US productivity growth lowest for a decade
Financial Times | January 23, 2007
The US economy last year recorded its lowest rate of labour productivity growth in more than a decade, with growth in output per hour worked falling behind the EU and Japan. The fall casts further doubt on the ability of the Federal Reserve to cut interest rates as the US economy slows.
Research to be published on Tuesday by the Conference Board, the international business organisation, shows that US labour productivity in the whole economy grew by 1.4 per cent in 2006 as slower economic growth was combined with a rapid rise in employment.
Gail Fosler, the chief economist of the Conference Board, told the Financial Times that the fall in productivity growth was unlikely to be cyclical and the result of weaker gains in services' industries, raising "concerns about the long-lasting productivity impact of information and communications technology".
If weak productivity growth continues, she said, "even in a slow growth environment, the US economy will be performing close to its potential", restricting the Fed's ability to cut interest rates.
Better economic figures released this year, alongside emerging signs of a slowdown in US economic potential, has led to tumbling market expectations of a rate cut in recent weeks. Investors now believe that there is only about a 10 per cent chance of a reduction in official interest rates by the May meeting of the Fed's interest rate-setting committee, according to the Federal Reserve Bank of Cleveland.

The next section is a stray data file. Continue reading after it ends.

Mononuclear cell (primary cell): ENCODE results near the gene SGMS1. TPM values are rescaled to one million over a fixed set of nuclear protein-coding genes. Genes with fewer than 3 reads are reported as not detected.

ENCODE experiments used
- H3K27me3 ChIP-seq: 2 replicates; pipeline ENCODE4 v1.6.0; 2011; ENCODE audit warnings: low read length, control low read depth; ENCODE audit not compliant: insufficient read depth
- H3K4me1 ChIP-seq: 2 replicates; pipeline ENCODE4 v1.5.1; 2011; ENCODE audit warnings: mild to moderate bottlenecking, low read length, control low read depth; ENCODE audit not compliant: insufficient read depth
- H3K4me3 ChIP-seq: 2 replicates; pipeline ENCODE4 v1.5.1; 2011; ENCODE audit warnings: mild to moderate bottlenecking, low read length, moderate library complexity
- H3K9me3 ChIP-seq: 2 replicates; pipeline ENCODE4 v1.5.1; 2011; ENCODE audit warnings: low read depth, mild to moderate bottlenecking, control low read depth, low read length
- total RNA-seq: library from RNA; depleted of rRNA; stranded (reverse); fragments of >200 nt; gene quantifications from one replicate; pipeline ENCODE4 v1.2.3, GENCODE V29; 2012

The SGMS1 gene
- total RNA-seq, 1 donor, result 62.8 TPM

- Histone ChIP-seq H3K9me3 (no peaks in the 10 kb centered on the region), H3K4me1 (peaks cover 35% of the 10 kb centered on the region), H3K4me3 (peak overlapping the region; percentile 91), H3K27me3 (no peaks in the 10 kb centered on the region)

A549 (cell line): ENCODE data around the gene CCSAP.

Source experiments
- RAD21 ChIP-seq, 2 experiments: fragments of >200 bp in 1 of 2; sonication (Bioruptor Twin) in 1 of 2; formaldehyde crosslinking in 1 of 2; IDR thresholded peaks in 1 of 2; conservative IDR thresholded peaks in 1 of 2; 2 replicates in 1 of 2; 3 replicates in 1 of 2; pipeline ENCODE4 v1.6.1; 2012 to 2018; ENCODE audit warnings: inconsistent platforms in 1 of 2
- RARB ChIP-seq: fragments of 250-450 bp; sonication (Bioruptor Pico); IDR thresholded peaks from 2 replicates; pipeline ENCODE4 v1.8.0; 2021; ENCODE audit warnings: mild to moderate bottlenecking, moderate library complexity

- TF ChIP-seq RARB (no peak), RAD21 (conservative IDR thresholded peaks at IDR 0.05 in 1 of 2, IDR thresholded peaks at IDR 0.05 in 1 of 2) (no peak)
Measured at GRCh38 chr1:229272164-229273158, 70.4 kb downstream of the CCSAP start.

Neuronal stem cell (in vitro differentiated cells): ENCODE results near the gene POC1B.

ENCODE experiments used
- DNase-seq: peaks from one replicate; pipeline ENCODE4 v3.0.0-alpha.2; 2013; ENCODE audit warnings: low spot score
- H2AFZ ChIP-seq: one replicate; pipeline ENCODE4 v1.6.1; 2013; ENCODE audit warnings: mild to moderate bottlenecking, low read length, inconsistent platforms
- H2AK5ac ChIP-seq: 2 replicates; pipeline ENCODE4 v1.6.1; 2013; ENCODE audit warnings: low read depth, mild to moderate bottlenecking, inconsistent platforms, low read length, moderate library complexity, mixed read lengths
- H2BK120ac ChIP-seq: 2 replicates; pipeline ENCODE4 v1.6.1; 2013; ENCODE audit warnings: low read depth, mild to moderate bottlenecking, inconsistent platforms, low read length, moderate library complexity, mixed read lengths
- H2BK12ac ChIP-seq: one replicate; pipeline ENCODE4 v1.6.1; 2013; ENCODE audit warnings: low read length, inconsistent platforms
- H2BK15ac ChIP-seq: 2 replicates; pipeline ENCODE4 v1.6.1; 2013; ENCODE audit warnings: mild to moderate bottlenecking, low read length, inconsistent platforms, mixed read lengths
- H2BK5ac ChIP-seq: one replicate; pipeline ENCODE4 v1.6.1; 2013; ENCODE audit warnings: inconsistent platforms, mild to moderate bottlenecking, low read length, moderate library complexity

The US slowdown in whole economy productivity growth over the past three years - to a rate half that in 2002 and 2003 - contrasts with rising productivity growth in Japan, on the back of a surge in manufacturing exports on the Conference Board's internationally comparable figures.
Japan's labour productivity grew by 2.5 per cent in 2006 as manufacturing companies took advantage of new demand from China in addition to its traditional export destinations.
Europe improved its productivity performance considerably last year as it enjoyed its first year of strong economic growth since 2000. However, the improvement in Nordic countries and Germany masked continued weakness in southern Europe, where growth was generated by surging employment rather than an improvement in the efficiency of the economies of Spain, Italy and Portugal.
The Conference Board recorded that productivity growth remained extremely high in emerging countries of China, India and Eastern Europe, as inefficient companies fell away and huge numbers of workers moved from relatively inefficient sectors such as agriculture to manufacturing.
China recorded 9.5 per cent productivity growth in 2006, while India achieved 6.9 per cent and the 12 new EU member states achieved 4.1 per cent growth.
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